Graduation should’ve marked the end of Dy’s time in Manila since he planned on teaching in his hometown of Cebu but fate, yet again, stepped in – or in this case, rolled in the form of Fr. Jose Cruz, SJ riding a dilapidated Ateneo Catechetical Instruction League (ACIL) vehicle. On the night before graduation, he was walking around campus when Fr. Cruz stopped right next to him. He offered Dy a teaching position left vacant by a faculty member who took some time off to review for the bar. So, at 20 years old, Dy became the youngest teacher ever to serve the university. (He would later be surpassed by fellow Philosophy protégé Eduardo Calasanz who started teaching at the tender age of nineteen.)
 
A taste of Belgium
 
Things continued to look up for him even after his first year of teaching when he was awarded a scholarship to the Université catholique de Louvain in Belgium. Life in the Philippines, however, was turning out to be less than ideal. There was a rising civil unrest due to an impending economic crisis and blatant imperialism by the Marcos government.  Dy decided to come back.
 
The beginnings of OSCI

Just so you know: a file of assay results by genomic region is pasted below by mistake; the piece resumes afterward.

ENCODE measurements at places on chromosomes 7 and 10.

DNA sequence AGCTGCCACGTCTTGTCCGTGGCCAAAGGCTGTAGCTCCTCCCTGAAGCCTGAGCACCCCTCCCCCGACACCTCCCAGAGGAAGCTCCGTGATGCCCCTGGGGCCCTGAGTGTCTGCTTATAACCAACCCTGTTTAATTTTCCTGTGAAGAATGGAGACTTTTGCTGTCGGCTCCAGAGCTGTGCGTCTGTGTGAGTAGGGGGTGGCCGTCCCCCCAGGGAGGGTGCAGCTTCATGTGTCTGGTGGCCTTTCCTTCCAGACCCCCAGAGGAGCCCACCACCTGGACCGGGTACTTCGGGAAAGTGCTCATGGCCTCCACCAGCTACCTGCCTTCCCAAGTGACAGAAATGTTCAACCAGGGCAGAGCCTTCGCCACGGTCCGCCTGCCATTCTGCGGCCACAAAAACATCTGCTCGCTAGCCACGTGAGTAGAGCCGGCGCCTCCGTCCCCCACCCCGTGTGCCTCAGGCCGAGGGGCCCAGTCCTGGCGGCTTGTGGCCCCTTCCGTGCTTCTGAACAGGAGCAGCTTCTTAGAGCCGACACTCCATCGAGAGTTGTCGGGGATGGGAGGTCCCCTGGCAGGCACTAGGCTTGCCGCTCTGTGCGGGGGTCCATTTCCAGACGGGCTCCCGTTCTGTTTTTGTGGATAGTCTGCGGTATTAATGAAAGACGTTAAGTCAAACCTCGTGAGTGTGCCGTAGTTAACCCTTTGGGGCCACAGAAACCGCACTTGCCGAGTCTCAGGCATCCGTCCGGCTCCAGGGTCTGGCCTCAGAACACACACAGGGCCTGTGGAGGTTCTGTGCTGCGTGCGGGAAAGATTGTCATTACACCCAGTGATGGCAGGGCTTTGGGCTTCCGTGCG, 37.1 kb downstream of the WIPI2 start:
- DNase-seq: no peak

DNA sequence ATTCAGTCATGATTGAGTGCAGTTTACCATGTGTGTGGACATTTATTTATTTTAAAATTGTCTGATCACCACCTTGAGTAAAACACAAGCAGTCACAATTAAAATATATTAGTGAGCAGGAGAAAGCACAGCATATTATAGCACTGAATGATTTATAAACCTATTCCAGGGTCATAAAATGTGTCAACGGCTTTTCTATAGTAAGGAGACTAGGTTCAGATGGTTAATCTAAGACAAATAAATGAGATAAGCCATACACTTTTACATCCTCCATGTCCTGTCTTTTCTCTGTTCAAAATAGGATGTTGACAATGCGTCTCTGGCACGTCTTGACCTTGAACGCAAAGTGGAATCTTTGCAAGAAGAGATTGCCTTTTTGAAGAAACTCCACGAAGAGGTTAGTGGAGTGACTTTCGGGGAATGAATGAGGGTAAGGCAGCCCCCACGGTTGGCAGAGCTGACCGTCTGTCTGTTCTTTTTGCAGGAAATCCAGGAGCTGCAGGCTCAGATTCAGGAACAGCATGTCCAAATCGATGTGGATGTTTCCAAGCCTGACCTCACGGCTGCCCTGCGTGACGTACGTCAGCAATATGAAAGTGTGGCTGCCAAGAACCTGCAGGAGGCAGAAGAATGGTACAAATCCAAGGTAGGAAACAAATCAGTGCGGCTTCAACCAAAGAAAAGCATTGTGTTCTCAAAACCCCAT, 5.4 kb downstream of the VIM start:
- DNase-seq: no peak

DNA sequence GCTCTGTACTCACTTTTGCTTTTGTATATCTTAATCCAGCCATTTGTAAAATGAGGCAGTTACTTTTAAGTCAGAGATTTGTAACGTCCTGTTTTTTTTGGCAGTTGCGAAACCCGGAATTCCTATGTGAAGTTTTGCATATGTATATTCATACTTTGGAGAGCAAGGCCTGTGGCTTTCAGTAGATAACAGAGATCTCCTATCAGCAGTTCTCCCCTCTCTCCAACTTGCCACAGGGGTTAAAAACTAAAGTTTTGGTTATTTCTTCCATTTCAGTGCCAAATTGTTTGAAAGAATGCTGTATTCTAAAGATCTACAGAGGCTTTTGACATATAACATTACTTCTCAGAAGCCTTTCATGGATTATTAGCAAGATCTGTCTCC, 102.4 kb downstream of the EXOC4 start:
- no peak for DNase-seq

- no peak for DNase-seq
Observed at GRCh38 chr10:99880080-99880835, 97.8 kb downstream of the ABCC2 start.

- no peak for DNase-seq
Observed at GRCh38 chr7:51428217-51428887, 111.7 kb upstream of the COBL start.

In the August before the declaration of Martial Law, a typhoon ravaged some parts of Luzon. Countless of people needed immediate help and Fr. Raul Bonoan, S.J. called on Dy to take charge of the relief operations. “So we started Operation Sarilikha [which] was the beginning of [the Office of Social Concern and Involvement or OSCI.]"
 
In 1986, after the People Power Revolution, Dy became director of the Chinese Studies Program, Assistant Dean for Student Affairs, and the Executive Director of the Ateneo Scholarship Foundation.

First lay gatekeeper

Taking over from Fr. Joseph Galdon, S.J., Dy became the first lay gatekeeper of the college. Unlike his Jesuit predecessor, he was willing to throw the gates wide open and let in as many qualified applicants the college can take. “At that time, there was a study on the utilization of classrooms. They weren’t fully utilized.” He received a lot of flak for that from the Jesuits, administrators, and members of the faculty but together with then college president Fr. Bienvenido Nebres, S.J., Dy was all for expansion.
 
He was also for inclusivity. It was during his watch that Roselle Ambubuyog, a visually-impaired young lady, was given a chance to take the Ateneo College Entrance Test (ACET.) The Office of Admission and Aid went out of its way to tailor-fit the exam for her – translating the ACET to braille, hiring a specially-trained proctor, and turning Dy’s office to Roselle’s official test venue.